The quiet man at the FCC engineering office is one of the best. Howard Buskirk says Julie is leaving, a major blow. He survives the politics at the FCC by keeping a low profile, but every engineer who goes through Washington knows him well. He can go one on one with top CTOs or Professors and earn their respect. He's one of the few in the industry with a broad enough knowledge to look years ahead.
Will universal service funding be obsolete in a few years because of the low latency LEO satellites? Is 5G millimeter wave going to be a competition killer? Was wireless ready to displace DSL and cable, as some people told the broadband plan? Ask Julie and you get a well-informed answer, including an "I don't know if he doesn't."
At the FCC, on important decisions, The Eight Floor - the Commissioners - are said to ignore everyone else, especially the technical staff. Every other regulator I know - France, England, China - make sure at least one of the decision makers has enough of a technical background to point out to the others when the usual influence peddlers are lying. (In D.C., they are almost all lawyers including many former politicians. Many are very good at persuasion. With salaries up to $16M (David Cohen, Comcast,) you get some of the best. Some of them - Tom Tauke, David Young - are skilled enough to make their points without abusing the truth. Most don't care, as long as they aren't caught.
There are two open seats, one Democrat and one Republican. (I've never talked politics with Julie so I don't know which he is.) Ajit Pai would be proving he deserves the job if he offered one of them to Julie to keep him in the building.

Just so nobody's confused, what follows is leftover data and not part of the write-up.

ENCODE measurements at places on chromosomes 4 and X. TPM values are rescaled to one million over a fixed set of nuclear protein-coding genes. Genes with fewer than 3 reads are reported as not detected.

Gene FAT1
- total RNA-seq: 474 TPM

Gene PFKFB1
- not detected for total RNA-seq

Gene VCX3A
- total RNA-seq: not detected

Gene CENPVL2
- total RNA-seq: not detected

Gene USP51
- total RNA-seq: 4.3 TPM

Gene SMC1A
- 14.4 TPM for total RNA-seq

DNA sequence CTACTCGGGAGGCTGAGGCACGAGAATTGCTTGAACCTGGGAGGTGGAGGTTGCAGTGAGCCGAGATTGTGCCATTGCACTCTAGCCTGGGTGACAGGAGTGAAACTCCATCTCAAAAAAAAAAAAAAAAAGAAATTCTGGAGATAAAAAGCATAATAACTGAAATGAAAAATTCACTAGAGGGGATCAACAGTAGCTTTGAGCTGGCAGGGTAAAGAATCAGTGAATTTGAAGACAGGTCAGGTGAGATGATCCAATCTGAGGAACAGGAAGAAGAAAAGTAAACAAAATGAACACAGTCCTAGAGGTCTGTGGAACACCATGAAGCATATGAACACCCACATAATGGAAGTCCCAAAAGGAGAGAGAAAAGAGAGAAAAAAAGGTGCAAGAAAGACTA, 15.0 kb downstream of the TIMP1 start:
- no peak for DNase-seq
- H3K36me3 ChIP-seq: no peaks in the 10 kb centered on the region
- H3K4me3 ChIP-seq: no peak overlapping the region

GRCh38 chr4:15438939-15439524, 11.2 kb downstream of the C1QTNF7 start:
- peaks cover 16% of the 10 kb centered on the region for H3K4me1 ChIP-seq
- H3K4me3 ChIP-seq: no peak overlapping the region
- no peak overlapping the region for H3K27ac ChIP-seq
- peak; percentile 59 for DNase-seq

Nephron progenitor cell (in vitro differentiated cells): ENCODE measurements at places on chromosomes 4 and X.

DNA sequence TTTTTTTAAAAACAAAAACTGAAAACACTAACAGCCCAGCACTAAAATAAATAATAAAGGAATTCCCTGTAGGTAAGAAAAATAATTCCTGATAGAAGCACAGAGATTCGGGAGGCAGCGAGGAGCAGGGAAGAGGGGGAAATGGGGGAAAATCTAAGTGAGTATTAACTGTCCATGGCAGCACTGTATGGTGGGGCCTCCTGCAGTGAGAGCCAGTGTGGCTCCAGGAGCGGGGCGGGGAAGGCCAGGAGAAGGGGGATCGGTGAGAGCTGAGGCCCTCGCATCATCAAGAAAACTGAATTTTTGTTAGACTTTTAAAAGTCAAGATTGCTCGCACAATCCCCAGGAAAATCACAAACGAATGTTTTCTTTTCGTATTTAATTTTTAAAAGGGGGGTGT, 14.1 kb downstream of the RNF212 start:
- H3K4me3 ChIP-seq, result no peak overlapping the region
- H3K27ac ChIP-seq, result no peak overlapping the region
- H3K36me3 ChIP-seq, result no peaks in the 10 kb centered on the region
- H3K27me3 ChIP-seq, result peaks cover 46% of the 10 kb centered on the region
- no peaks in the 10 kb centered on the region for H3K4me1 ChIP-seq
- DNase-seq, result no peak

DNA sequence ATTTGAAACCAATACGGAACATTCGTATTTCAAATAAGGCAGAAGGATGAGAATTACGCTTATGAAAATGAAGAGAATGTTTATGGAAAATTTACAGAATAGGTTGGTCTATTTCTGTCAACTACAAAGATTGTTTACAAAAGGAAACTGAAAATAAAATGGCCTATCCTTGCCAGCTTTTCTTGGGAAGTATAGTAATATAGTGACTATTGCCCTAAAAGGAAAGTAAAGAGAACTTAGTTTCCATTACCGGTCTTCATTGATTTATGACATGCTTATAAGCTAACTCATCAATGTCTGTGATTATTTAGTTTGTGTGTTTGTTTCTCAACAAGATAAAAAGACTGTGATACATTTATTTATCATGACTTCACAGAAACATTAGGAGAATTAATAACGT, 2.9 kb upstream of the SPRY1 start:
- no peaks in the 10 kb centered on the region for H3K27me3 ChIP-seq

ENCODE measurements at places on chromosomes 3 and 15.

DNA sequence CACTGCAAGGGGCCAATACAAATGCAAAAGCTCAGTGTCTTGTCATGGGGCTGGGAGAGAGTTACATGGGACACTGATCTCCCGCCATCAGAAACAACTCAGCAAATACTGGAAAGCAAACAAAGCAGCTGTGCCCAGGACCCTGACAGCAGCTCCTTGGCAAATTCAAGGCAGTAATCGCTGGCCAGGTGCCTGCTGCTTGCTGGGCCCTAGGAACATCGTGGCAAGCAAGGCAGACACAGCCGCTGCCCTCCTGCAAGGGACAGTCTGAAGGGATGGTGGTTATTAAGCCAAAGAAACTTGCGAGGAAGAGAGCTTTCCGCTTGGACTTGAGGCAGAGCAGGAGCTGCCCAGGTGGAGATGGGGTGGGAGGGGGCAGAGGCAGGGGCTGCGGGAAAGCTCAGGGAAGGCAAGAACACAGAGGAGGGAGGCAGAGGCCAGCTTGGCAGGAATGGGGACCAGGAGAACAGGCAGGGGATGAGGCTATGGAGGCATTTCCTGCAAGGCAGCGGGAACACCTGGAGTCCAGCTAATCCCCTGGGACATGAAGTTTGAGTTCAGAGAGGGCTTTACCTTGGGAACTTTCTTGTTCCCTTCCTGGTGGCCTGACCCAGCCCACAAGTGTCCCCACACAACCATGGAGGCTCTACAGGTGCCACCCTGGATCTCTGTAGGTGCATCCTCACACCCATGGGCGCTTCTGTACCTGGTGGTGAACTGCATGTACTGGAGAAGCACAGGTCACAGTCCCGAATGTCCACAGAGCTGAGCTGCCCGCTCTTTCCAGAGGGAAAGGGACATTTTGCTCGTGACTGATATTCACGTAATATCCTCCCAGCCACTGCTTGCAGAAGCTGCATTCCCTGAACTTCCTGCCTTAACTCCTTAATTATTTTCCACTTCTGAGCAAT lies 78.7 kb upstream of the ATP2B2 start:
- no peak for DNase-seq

He's been at the FCC long enough to know how things work and will do an excellent job.
Another excellent choice would be Bill Smith, just retired after running the networks at BellSouth and AT&T for two decades. He served on several D.C. commissions, etc. and knows the ropes. He's a Southern gentleman who is a pleasure to know and work with, I'm told. Also, he's a world-class engineer.
Ajit - your move.
About those questions, here's my opinion. Julie would never go on the record about anything controversial.
Can LEO satellites replace expensive rural landlines? They are going up ten at a time on the new rockets. When the Falcon 9 nailed its first landing after launching 11 satellites, I thought LEO for remote areas was the future. Tim Farrar, the leading analyst in this space, recently wrote me he thought they wouldn't have the capacity.
Is 5G millimeter wave going to be a competition killer? It will be brutally expensive to build all the stations required by the short reach of 5G millimeter wave. It will certainly be impossible to build four networks; there wouldn't be enough customers to support them. From Fran Shammo of Verizon to Mike Murphy of Nokia, there's skepticism about the payoff to a single network, much less three or four. The CTO of a multi-billion dollar company in this space privately agreed with me, saying, "mmWave is an incumbent's game." Since then, Chet Kinojiia has claimed Starry has brought the cost of mmWave (not 3GPP 5G) down so far many could deploy it to compete. I initially thought his claims preposterous but he's since described them to me in detail. Nothing is proven in the field, but he may just have a breakthrough.
Was/is wireless capable of replacing landline broadband? In 2010, several of those working with the Broadband plan looked closely and came to the conclusion it just didn't have the capacity to be more than a very partial substitute. We proved to be right. It's coming closer now, as wireless technology advances. Speeds of 50-150 megabits are now common. AT&T is discussing introducing a service with a150 gigabyte cap. That's not enough to watch 4-6 hours of TV every night, but getting closer. See Wireless Abundance is here: What Gig LTE, Massive MIMO, mmWave, and more can mean